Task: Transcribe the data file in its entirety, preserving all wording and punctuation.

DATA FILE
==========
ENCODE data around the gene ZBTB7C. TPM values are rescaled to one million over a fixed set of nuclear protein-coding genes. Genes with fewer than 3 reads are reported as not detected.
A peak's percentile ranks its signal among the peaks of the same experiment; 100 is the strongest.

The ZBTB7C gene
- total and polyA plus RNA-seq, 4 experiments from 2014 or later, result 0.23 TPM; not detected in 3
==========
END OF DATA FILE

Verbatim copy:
ENCODE data around the gene ZBTB7C. TPM values are rescaled to one million over a fixed set of nuclear protein-coding genes. Genes with fewer than 3 reads are reported as not detected.
A peak's percentile ranks its signal among the peaks of the same experiment; 100 is the strongest.

The ZBTB7C gene
- total and polyA plus RNA-seq, 4 experiments from 2014 or later, result 0.23 TPM; not detected in 3